If you have started looking for a custom metal fabrication company to start your new custom fabrication project, you know how overwhelming it can be to get answers to even the simplest questions. Even the term “metal fabrication” can seem a little confusing. What does it entail? Metal fabrication is a broad term that refers to several processes that go into shaping, cutting, molding, welding, or machining materials into the product they are to become. Full-service custom metal fabrication companies aren’t just a business– they are an integral grouping of several technologies that are used at particular stages of production in order to fabricate the end product that was custom designed. As you do your research, it is important that you are not distracted by any misconceptions in regard to the capabilities of custom metal fabrications. You should be aware of what you can expect from a fabrication company.
Misconception #1 – All Metal Fabrication Companies Are the Same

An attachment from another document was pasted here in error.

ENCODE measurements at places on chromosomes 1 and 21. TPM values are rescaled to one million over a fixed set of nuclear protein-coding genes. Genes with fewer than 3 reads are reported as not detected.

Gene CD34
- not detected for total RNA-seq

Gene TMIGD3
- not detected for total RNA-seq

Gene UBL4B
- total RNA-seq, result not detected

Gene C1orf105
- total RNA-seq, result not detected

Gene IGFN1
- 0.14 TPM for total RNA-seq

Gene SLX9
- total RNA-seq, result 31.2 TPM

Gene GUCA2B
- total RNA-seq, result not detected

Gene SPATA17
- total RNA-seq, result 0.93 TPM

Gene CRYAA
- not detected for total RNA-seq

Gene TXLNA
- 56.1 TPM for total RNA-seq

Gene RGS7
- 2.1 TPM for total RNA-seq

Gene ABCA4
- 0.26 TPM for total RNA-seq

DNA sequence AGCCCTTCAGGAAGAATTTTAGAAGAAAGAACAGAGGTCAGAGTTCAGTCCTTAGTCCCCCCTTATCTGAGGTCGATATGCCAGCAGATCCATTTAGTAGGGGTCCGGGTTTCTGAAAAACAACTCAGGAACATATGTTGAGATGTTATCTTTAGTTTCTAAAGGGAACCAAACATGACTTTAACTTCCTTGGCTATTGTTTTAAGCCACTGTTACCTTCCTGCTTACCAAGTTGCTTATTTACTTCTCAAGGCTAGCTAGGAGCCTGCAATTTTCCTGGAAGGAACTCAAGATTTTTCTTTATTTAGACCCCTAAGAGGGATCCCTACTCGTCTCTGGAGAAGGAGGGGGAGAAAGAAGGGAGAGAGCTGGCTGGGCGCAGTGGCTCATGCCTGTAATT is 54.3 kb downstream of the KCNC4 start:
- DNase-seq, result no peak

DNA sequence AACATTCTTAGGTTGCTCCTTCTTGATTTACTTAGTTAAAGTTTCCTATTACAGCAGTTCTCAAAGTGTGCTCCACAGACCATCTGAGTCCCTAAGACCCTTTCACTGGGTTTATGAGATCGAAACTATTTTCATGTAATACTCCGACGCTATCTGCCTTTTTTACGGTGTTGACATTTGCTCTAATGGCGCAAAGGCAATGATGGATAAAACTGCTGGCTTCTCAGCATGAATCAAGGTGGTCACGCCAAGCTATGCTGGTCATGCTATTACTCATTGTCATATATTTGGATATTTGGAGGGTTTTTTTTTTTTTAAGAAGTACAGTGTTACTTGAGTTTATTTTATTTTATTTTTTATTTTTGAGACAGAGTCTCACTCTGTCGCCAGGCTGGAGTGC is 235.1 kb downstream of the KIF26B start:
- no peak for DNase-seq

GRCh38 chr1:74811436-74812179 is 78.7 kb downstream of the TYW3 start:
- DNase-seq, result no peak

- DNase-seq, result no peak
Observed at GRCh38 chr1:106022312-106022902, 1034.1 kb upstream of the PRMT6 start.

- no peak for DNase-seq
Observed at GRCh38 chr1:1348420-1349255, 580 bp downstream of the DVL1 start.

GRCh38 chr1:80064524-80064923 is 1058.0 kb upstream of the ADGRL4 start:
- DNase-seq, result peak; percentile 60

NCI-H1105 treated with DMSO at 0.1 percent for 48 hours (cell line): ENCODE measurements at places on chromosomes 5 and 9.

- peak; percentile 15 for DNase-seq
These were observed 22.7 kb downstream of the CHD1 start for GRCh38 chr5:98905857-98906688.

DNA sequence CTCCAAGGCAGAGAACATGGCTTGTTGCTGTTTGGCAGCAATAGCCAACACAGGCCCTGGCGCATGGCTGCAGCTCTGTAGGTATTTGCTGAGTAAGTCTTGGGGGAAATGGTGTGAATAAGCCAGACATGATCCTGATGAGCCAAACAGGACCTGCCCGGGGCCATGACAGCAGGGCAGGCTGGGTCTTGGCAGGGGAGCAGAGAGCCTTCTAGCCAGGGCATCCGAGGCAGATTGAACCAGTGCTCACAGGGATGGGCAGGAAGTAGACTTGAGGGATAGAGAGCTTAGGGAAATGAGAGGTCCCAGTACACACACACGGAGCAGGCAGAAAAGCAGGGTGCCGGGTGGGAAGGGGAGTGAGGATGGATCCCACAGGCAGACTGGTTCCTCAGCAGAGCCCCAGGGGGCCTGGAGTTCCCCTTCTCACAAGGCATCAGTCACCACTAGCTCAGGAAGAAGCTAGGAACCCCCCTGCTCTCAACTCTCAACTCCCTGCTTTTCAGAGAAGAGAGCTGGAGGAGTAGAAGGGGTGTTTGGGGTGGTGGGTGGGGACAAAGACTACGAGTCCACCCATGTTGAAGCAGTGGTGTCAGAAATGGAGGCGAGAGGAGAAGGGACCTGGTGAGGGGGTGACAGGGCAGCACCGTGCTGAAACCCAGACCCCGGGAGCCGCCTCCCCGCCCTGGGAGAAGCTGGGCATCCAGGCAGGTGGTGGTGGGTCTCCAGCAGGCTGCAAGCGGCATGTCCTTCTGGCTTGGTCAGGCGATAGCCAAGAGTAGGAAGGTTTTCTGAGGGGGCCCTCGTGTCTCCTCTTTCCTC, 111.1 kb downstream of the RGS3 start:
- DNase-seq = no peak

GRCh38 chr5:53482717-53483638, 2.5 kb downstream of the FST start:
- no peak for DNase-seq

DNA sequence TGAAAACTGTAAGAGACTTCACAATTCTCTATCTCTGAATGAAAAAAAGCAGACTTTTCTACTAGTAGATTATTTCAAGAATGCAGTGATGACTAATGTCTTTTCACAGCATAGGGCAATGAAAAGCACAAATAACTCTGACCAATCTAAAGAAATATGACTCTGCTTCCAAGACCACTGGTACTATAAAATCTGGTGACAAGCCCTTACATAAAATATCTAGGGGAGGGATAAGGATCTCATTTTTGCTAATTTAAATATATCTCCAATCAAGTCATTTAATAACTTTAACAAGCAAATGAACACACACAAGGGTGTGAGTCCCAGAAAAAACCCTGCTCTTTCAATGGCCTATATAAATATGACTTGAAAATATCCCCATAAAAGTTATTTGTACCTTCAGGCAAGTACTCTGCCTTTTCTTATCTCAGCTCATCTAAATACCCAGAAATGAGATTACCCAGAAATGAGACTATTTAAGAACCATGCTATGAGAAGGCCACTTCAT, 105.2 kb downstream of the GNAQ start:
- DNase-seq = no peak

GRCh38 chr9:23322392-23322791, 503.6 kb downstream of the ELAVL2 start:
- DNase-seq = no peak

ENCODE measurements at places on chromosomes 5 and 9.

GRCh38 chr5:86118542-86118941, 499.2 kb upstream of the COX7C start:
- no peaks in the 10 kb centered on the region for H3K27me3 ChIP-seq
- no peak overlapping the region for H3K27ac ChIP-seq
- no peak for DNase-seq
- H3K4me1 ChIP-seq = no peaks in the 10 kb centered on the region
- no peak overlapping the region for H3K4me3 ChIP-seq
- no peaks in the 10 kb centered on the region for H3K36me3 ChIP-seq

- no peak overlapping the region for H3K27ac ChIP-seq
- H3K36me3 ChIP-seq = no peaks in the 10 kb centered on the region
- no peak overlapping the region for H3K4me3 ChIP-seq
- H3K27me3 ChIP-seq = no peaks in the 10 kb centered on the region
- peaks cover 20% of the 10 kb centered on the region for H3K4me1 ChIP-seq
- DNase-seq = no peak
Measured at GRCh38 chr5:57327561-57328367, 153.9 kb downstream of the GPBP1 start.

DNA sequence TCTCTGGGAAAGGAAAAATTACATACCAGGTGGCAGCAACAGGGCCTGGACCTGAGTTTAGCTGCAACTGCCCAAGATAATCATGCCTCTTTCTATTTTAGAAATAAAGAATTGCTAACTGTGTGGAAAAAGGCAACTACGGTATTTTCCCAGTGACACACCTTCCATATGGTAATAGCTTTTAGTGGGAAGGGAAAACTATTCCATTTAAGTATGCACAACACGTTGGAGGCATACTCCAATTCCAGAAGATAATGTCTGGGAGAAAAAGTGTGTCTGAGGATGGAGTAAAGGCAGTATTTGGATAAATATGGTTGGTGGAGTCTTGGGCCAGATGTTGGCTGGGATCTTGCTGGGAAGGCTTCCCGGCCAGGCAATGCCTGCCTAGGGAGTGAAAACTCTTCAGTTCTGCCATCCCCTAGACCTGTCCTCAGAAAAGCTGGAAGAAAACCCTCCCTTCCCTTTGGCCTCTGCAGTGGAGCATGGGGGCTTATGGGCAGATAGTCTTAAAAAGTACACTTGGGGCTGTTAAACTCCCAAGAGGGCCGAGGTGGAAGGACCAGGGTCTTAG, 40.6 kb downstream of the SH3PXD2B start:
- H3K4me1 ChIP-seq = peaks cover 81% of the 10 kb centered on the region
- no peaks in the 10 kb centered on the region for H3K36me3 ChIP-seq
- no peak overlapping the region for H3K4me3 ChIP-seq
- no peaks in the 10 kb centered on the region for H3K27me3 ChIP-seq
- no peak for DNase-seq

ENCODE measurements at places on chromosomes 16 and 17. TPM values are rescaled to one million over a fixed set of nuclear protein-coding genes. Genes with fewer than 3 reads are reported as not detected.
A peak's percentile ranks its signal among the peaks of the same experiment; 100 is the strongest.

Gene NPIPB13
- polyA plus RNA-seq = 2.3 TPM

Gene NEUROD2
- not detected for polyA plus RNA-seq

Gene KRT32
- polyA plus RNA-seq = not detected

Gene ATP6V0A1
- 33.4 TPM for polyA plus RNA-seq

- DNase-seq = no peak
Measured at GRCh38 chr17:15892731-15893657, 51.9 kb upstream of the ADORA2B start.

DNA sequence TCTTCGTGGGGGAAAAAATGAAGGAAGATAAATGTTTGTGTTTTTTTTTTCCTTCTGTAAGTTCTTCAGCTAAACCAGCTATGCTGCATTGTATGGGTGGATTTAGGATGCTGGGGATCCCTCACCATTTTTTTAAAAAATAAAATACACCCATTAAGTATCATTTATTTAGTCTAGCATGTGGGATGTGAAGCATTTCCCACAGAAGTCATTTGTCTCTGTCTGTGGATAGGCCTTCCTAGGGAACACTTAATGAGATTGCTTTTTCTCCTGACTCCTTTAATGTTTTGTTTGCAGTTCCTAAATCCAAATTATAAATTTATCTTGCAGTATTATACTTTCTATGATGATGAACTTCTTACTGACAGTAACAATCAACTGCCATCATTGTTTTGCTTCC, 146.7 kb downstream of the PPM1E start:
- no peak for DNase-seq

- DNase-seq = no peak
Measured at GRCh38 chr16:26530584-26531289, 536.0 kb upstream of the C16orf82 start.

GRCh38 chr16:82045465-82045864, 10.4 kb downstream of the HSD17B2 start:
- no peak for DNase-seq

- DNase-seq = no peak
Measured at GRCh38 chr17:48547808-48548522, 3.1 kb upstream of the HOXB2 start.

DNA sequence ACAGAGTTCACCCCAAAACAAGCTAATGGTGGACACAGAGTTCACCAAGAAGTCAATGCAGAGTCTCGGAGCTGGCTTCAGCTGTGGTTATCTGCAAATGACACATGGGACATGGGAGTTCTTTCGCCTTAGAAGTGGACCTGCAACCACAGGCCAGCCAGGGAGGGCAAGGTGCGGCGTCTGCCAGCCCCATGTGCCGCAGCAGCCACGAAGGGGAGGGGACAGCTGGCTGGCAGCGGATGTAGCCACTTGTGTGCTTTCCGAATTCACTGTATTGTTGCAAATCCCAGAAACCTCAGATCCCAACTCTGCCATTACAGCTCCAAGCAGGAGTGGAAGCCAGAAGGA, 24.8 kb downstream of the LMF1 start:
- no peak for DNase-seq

Metal fabrication companies can offer several services or just one. They are not all the same and the services offered can widely vary from shop to shop. Narrowing down your choices will mean looking at which shop can fulfill the needs of your project. It is important that you find the right fabrication company with the services and capabilities needed to finish the project to your level of satisfaction. How do you narrow it down? First, assess each shop’s capabilities. The company must be able to perform the fabrication method needed to complete your project’s shape and form and be aware of the materials that are needed to fabricate it. Does the fabrication company serve your industry? And do they have enough space to accommodate your project? The building will have to be big enough to fulfill the needs of your project without having to slow down or stop production. Take the time to find a full-service metal fabrication shop that will be able to meet all of your project’s needs.
Misconception #2 – You Don’t Need an Engineer If You’ve Already Created Your Design
People tend to think that if they submit their own design, they don’t need any input from an engineer to move forward. However, to get your design from paper to a physical product there is a multi-step process that will require an engineer’s input throughout. Even once the final design has been submitted for production, an engineer will be needed to test, tweak, and prototype the product. Fabricators work side by side with engineers through each process to ensure that the products work as expected.
Misconception #3 – The Lower the Cost, the Better the Return On Your Investment